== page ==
Night of the Living Dead (1990)

Night of the Living Dead was a major hit upon release despite the controversy of it being much more violent and frightening than the usual Saturday matinee fare.  It quickly became a cult and critical favorite and made a lot of money.  However, it didn't make any money for its creator, writer/director George A. Romero.  He failed to put the correct copyright information on prints of the film meaning, under the law of the time, Night of the Living Dead immediately went into public domain.

While for the public this means that the original film is easy to access, it also means one doesn't always know what they're getting.  It could be the horrible colorized version or it could be a print of any quality, from sharp cleaned-up black and white in the original aspect to near-unwatchable washed-out prints. In the late 1980s Romero decided to do something about it by writing a new script and working with original producer John Russo as well as Menahem Golan to remake the movie so, even if the original remained in public domain, at least the story would be his and under his control.  

Barbara (Patricia Tallman) and her brother Johnnie (Bill Moseley) are headed to a remote cemetery to visit their mother's grave.  When they get there, as Johnnie taunts Barbara about being afraid, a real threat emerges as they are attacked by what appears to be walking corpses.  Johnnie is killed but Barbara manages to escape and make it to a nearby farmhouse where she finds more of the creatures.  While fighting with them Ben (Tony Todd) arrives looking for refuge or another vehicle.  He helps her clear out the remaining creatures, and the two decide what their next steps will be. 

They soon find out they are not the only ones hiding in the house.  Tom (William Butler), the nephew of the deceased owner, and his girlfriend Judy Rose (Katie Finneran) are hiding in the cellar with Harry Cooper (Tom Towles), his wife Helen (McKee Anderson) and their wounded daughter Sarah (Heather Mazur).  Harry is hostile with Ben from the start, demanding everyone retreat to the cellar, while Ben wants to board up the windows to the house in order to give more opportunities for escape.  As the night goes on more and more of the dead converge on the house and, through in-fighting and failed attempts to escape, things begin to look grim for all involved.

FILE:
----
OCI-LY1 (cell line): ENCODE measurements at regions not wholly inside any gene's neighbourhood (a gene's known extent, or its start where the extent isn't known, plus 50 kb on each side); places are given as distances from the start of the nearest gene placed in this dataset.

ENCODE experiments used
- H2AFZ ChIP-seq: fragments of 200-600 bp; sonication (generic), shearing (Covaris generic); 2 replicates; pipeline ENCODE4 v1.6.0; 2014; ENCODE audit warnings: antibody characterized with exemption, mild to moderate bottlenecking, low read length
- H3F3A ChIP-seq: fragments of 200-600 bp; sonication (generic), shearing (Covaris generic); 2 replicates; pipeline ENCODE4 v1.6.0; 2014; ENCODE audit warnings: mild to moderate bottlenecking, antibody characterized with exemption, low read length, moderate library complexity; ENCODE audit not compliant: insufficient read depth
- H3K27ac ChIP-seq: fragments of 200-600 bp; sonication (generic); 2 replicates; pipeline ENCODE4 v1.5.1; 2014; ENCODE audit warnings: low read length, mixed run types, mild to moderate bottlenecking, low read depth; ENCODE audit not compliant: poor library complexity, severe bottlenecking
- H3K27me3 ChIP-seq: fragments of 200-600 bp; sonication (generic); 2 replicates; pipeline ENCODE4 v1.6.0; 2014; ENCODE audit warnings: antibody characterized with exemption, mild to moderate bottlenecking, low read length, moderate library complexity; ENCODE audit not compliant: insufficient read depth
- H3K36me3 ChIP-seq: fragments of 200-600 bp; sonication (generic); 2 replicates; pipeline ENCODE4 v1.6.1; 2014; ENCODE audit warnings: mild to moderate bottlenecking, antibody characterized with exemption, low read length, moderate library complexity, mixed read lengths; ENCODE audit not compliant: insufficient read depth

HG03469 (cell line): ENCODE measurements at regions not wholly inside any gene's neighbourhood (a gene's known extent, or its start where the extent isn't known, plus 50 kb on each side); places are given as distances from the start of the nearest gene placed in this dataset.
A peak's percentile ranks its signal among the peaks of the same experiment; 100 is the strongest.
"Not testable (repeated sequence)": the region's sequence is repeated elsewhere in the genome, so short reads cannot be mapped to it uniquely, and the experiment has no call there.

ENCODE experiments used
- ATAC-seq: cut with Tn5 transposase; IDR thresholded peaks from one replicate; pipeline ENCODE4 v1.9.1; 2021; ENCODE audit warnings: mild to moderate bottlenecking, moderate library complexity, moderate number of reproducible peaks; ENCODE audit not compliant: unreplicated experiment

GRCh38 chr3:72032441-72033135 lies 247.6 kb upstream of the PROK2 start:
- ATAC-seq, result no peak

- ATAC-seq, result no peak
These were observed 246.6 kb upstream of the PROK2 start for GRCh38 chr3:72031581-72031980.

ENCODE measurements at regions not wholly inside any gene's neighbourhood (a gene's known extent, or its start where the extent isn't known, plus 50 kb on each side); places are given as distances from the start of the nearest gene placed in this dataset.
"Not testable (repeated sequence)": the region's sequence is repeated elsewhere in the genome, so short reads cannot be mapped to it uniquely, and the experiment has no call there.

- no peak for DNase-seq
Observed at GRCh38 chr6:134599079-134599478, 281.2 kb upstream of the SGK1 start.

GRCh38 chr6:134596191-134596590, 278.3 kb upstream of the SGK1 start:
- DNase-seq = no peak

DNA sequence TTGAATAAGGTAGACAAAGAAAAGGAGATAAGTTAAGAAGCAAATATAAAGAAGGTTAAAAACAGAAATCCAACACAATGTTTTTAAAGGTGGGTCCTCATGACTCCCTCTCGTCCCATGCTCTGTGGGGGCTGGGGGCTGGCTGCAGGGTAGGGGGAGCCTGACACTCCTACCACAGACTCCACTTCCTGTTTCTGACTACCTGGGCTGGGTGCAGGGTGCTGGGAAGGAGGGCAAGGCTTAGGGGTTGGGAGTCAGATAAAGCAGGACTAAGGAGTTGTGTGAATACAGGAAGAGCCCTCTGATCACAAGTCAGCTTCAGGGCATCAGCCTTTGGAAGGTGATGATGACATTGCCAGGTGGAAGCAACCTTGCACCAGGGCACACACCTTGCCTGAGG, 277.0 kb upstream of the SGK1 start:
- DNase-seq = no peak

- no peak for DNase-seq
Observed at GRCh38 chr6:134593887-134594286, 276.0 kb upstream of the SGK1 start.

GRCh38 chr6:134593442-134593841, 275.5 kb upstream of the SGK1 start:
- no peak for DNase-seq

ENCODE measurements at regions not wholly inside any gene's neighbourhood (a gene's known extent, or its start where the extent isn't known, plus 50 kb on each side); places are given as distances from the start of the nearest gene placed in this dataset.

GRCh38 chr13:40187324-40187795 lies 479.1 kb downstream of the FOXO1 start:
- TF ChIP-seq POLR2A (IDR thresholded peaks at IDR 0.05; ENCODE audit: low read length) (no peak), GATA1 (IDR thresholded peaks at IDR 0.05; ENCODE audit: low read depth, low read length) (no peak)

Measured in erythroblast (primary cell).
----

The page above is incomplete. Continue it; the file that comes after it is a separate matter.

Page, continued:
Tom Savini ended up directing this and, as it was his first movie, most of his suggestions to Russo and Golan were ignored.  Golan, as usual, began ripping pages out of the script while trying to save a penny here and there.  There was also the MPAA to deal with since, even though Savini sought to keep the violence down due to the original being restrained, they still gave it an X rating and demanded cuts.  Night of the Living Dead was viewed as an unnecessary remake and, after all of Savini's efforts, was ignored at the box office, although it still did its job of securing Romero's copyright. 

Where Savini could have done a shot-by-shot remake he made several changes to the story.  In the original Barbara is catatonic most of the movie, while in this one she has a brief moment to get ahold of herself before helping to fortify and defend the house along with Ben.  Thus, she becomes a strong lead character rather than a bit of an afterthought.  

What is not a welcome change is that the rivalry between Ben and Harry has been amped up.  I think one thing that works against this version is that the audience becomes as frustrated listening to the two of them argue as does everyone in the house.  The original contained more underlying tension between the two, while in this one they go on like reality show contestants.  That doesn't take away from the fact that Tony Todd still gives a great performance.  Another disappointment is that the documentary feel of the original is gone, with all the action taking place within the house until the end. 

Despite these flaws it is still a good movie on its own.  There is enough different, as well as a few surprises, to make this worth watching.  It is an alternate take on the original story rather than just being the same thing but in color with modern effects.  There are some haunting scenes toward the end that stick in the memory, some of which were meant to be in the original, that help to drive home the point of the movie even if the ending of this version doesn't have the same impact as the original. 

Night of the Living Dead (1990)
Time: 92 minutes
Starring: Tony Todd, Patricia Tallman, Tom Towles
Director: Tom Savini



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